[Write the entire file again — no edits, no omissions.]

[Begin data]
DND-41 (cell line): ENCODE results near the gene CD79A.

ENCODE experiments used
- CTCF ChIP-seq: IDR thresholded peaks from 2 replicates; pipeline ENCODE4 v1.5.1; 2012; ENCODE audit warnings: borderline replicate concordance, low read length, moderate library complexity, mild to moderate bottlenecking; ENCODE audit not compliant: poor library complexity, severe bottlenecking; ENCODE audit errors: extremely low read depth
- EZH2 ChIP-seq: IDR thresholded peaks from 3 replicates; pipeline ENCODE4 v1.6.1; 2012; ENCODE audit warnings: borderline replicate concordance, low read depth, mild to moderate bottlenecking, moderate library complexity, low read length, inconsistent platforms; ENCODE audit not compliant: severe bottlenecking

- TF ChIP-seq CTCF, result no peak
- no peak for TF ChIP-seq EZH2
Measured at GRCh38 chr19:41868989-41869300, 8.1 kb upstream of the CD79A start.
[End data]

DND-41 (cell line): ENCODE results near the gene CD79A.

ENCODE experiments used
- CTCF ChIP-seq: IDR thresholded peaks from 2 replicates; pipeline ENCODE4 v1.5.1; 2012; ENCODE audit warnings: borderline replicate concordance, low read length, moderate library complexity, mild to moderate bottlenecking; ENCODE audit not compliant: poor library complexity, severe bottlenecking; ENCODE audit errors: extremely low read depth
- EZH2 ChIP-seq: IDR thresholded peaks from 3 replicates; pipeline ENCODE4 v1.6.1; 2012; ENCODE audit warnings: borderline replicate concordance, low read depth, mild to moderate bottlenecking, moderate library complexity, low read length, inconsistent platforms; ENCODE audit not compliant: severe bottlenecking

- TF ChIP-seq CTCF, result no peak
- no peak for TF ChIP-seq EZH2
Measured at GRCh38 chr19:41868989-41869300, 8.1 kb upstream of the CD79A start.